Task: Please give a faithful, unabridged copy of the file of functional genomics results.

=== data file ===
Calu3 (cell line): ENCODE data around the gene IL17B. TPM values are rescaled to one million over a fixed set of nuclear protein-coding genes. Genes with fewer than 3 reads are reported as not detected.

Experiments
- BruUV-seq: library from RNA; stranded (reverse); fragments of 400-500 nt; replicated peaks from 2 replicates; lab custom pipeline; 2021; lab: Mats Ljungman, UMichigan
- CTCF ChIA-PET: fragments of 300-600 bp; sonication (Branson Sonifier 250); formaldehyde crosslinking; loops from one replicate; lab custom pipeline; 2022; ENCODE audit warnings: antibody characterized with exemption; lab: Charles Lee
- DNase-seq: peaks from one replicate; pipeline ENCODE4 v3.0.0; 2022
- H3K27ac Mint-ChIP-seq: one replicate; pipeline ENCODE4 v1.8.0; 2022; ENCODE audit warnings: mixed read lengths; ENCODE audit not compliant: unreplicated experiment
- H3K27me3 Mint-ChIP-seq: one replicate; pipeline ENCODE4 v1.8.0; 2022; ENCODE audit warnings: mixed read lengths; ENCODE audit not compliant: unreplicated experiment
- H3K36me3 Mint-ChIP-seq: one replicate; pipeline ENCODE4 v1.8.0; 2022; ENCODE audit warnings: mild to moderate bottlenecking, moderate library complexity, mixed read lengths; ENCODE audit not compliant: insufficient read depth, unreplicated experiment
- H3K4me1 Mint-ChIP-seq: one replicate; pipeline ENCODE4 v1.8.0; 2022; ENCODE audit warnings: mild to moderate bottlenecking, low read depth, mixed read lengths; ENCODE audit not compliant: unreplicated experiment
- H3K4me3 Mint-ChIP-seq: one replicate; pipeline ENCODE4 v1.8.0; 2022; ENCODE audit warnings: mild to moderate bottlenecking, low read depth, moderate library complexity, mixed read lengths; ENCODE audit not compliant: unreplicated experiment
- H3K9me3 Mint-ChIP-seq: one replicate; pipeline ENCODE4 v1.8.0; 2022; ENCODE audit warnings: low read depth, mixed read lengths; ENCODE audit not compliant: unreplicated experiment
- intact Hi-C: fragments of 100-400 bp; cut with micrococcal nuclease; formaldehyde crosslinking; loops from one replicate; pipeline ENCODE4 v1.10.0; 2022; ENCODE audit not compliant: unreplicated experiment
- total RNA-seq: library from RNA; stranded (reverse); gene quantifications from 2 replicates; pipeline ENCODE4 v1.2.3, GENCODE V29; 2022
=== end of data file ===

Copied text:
Calu3 (cell line): ENCODE data around the gene IL17B. TPM values are rescaled to one million over a fixed set of nuclear protein-coding genes. Genes with fewer than 3 reads are reported as not detected.

Experiments
- BruUV-seq: library from RNA; stranded (reverse); fragments of 400-500 nt; replicated peaks from 2 replicates; lab custom pipeline; 2021; lab: Mats Ljungman, UMichigan
- CTCF ChIA-PET: fragments of 300-600 bp; sonication (Branson Sonifier 250); formaldehyde crosslinking; loops from one replicate; lab custom pipeline; 2022; ENCODE audit warnings: antibody characterized with exemption; lab: Charles Lee
- DNase-seq: peaks from one replicate; pipeline ENCODE4 v3.0.0; 2022
- H3K27ac Mint-ChIP-seq: one replicate; pipeline ENCODE4 v1.8.0; 2022; ENCODE audit warnings: mixed read lengths; ENCODE audit not compliant: unreplicated experiment
- H3K27me3 Mint-ChIP-seq: one replicate; pipeline ENCODE4 v1.8.0; 2022; ENCODE audit warnings: mixed read lengths; ENCODE audit not compliant: unreplicated experiment
- H3K36me3 Mint-ChIP-seq: one replicate; pipeline ENCODE4 v1.8.0; 2022; ENCODE audit warnings: mild to moderate bottlenecking, moderate library complexity, mixed read lengths; ENCODE audit not compliant: insufficient read depth, unreplicated experiment
- H3K4me1 Mint-ChIP-seq: one replicate; pipeline ENCODE4 v1.8.0; 2022; ENCODE audit warnings: mild to moderate bottlenecking, low read depth, mixed read lengths; ENCODE audit not compliant: unreplicated experiment
- H3K4me3 Mint-ChIP-seq: one replicate; pipeline ENCODE4 v1.8.0; 2022; ENCODE audit warnings: mild to moderate bottlenecking, low read depth, moderate library complexity, mixed read lengths; ENCODE audit not compliant: unreplicated experiment
- H3K9me3 Mint-ChIP-seq: one replicate; pipeline ENCODE4 v1.8.0; 2022; ENCODE audit warnings: low read depth, mixed read lengths; ENCODE audit not compliant: unreplicated experiment
- intact Hi-C: fragments of 100-400 bp; cut with micrococcal nuclease; formaldehyde crosslinking; loops from one replicate; pipeline ENCODE4 v1.10.0; 2022; ENCODE audit not compliant: unreplicated experiment
- total RNA-seq: library from RNA; stranded (reverse); gene quantifications from 2 replicates; pipeline ENCODE4 v1.2.3, GENCODE V29; 2022